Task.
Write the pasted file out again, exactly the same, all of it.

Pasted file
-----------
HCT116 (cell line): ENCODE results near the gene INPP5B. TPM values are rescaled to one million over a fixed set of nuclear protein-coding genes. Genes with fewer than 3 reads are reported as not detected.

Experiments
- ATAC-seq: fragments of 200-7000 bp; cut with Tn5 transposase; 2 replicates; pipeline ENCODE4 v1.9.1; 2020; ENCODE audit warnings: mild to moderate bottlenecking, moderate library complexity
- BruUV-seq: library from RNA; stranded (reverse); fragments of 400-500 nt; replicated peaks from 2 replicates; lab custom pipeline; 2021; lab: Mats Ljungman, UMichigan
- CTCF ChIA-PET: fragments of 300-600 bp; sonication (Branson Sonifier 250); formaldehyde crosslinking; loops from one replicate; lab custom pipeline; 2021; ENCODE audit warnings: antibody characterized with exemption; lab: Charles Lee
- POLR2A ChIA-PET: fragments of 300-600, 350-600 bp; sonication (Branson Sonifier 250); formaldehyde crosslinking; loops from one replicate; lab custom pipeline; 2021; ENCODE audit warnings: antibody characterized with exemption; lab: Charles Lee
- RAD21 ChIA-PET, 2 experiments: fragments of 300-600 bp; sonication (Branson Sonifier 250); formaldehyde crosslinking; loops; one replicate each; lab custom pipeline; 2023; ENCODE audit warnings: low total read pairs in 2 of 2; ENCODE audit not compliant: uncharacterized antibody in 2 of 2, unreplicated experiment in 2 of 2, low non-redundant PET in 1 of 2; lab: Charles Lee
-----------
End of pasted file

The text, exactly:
HCT116 (cell line): ENCODE results near the gene INPP5B. TPM values are rescaled to one million over a fixed set of nuclear protein-coding genes. Genes with fewer than 3 reads are reported as not detected.

Experiments
- ATAC-seq: fragments of 200-7000 bp; cut with Tn5 transposase; 2 replicates; pipeline ENCODE4 v1.9.1; 2020; ENCODE audit warnings: mild to moderate bottlenecking, moderate library complexity
- BruUV-seq: library from RNA; stranded (reverse); fragments of 400-500 nt; replicated peaks from 2 replicates; lab custom pipeline; 2021; lab: Mats Ljungman, UMichigan
- CTCF ChIA-PET: fragments of 300-600 bp; sonication (Branson Sonifier 250); formaldehyde crosslinking; loops from one replicate; lab custom pipeline; 2021; ENCODE audit warnings: antibody characterized with exemption; lab: Charles Lee
- POLR2A ChIA-PET: fragments of 300-600, 350-600 bp; sonication (Branson Sonifier 250); formaldehyde crosslinking; loops from one replicate; lab custom pipeline; 2021; ENCODE audit warnings: antibody characterized with exemption; lab: Charles Lee
- RAD21 ChIA-PET, 2 experiments: fragments of 300-600 bp; sonication (Branson Sonifier 250); formaldehyde crosslinking; loops; one replicate each; lab custom pipeline; 2023; ENCODE audit warnings: low total read pairs in 2 of 2; ENCODE audit not compliant: uncharacterized antibody in 2 of 2, unreplicated experiment in 2 of 2, low non-redundant PET in 1 of 2; lab: Charles Lee